Monk At Town Hall: Five Decades Of Jazz Lore

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Thelonious Monk 300 i i

Fifty years ago, Thelonious Monk's legendary concert at Town Hall has become the stuff of legend. courtesy of the heirs of W. Eugene Smith and Center for Creative Photography at the University of Arizona hide caption

itoggle caption courtesy of the heirs of W. Eugene Smith and Center for Creative Photography at the University of Arizona
Thelonious Monk 300

Fifty years ago, Thelonious Monk's legendary concert at Town Hall has become the stuff of legend.

courtesy of the heirs of W. Eugene Smith and Center for Creative Photography at the University of Arizona

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Hear the 50th-anniversary Monk at Town Hall concert, performed by the Charles Tolliver Tentet:

Hear NPR's Basic Jazz Record Library entry on Thelonious Monk Orchestra at Town Hall:

Fifty years ago Saturday night, jazz pianist and composer Thelonious Monk stepped onto the stage of New York's Town Hall theater with nine other musicians to perform new arrangements of some of his best-known tunes. It was Monk's first time as a headliner in a concert hall, and it was an event in the jazz world.

The concert has become the stuff of jazz lore. This week, two groups of younger players took the same stage for tribute concerts.

Monk had been playing mostly in small ensembles at New York's jazz clubs in the Village and on 52nd Street. That's why the prospect of a Town Hall event was so remarkable, says Orrin Keepnews, who produced the concert recording.

"You go back to that period, and just that whole thing of putting together a 10-piece band for a live performance by Monk was about as far-out of an idea as you could come up with," Keepnews says.

A First-Class Band

Monk teamed up with Juilliard-trained pianist and composer Hall Overton, who'd also worked with saxophonist Stan Getz. Together, the two put together a first-class band.

"We were all excited, because it was different music," says trombonist Eddie Bert, who played with Benny Goodman, Stan Kenton and others. "You have your head set for Monk. I mean, he plays different than anybody, so we had to adapt."

The Monk tentet included Robert Northern — now known as Brother Ah — on French horn.

"And the instrumentation," Northern says. "I asked Hall Overton, 'What's the instrumentation?' And he told me tuba. And I said, 'What? Definitely, I want to be a part of this.'"

Overton and Monk met every day in Overton's 6th Avenue loft, sitting at two upright pianos, figuring out the orchestrations.

Rolling Tape

We can hear them now because photographer W. Eugene Smith, Overton's neighbor, had his tape recorders running throughout the rehearsals. The Center for Documentary Studies at Duke University has been researching and digitizing the Smith collection.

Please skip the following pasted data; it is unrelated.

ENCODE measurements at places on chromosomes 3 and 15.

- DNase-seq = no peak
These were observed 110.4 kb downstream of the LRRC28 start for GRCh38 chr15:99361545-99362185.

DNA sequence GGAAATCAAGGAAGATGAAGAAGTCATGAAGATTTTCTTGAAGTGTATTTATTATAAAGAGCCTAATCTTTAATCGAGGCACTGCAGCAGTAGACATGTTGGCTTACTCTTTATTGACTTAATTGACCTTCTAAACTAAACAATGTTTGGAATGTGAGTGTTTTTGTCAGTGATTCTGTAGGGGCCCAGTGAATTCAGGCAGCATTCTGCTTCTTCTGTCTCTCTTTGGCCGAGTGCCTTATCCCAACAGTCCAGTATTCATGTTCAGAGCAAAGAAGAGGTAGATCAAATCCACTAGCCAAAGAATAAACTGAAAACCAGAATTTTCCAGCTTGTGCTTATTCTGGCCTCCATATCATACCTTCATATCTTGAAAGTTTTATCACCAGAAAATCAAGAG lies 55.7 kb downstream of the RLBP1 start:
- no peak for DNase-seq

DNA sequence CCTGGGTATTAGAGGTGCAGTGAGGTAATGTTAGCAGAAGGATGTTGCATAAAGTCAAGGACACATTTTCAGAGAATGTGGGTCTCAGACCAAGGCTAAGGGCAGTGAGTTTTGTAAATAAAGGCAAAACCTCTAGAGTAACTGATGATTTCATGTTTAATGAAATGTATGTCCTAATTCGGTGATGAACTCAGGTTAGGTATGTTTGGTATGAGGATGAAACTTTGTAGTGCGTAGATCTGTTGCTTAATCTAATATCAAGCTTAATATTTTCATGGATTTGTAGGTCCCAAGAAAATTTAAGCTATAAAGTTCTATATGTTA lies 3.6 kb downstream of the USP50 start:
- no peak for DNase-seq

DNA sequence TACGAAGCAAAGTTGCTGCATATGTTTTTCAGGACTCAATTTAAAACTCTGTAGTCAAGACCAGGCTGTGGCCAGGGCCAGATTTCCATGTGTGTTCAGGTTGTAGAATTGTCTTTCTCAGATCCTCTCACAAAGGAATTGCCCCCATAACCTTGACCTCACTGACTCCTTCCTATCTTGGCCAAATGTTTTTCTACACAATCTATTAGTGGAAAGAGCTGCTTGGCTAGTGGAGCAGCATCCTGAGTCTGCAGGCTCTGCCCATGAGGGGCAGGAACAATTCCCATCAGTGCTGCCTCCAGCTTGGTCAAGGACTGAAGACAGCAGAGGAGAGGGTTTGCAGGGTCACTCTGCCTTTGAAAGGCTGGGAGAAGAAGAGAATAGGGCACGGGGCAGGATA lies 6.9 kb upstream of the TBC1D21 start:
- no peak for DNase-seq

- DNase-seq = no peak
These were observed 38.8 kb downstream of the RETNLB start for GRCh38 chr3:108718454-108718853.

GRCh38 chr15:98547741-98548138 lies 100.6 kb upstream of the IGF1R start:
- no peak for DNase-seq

The tapes reveal Overton and Monk spending long sessions getting the music written. They picked six Monk tunes to transcribe for the 10 musicians.

Northern says he overheard a mutual respect and admiration between the two men.

"When something wasn't quite working the way Monk wanted," Northern says, "I mean, the love and concern that Overton had to get it right was just beautiful to watch."

Eddie Bert and the other musicians went to work once Monk and Overton had settled on the charts. They climbed the rickety stairs to Overton's loft in the wee hours of the morning, after they'd played their respective club dates.

Northern recalls that they often didn't start until 3 a.m.

"Nobody even looked around," Northern says. "It was magical; the aura was just magical. We couldn't wait to get to rehearsal. Nobody was sleepy, nobody was tired. We greeted each other as just loving brothers and 'Let's get to work.' "

Spreading The Word

In the late afternoon of Feb. 28, 1959 — after two weeks of rehearsals — the musicians left the loft and headed uptown to Town Hall. Word had started to get around.

"Everybody was curious," Northern says. "Nobody could imagine what this was gonna sound like. Many, many musicians from far and wide came to this concert."

"We get to Town Hall to play the concert, and it was magic time," says Phil Woods, who played alto saxophone in the group. "All of a sudden, everything was clear. That band played so well that night. We played the heck out of that music, you know."

"It was amazing," Northern adds. "I get goose pimples talking about it, because I had never experienced that. ... It was energizing."

For 10 musicians and a concert-hall audience, it was magic time, indeed.

Audio in this piece was provided by The Jazz Loft Radio Project. For more information, visit jazzloftproject.org.

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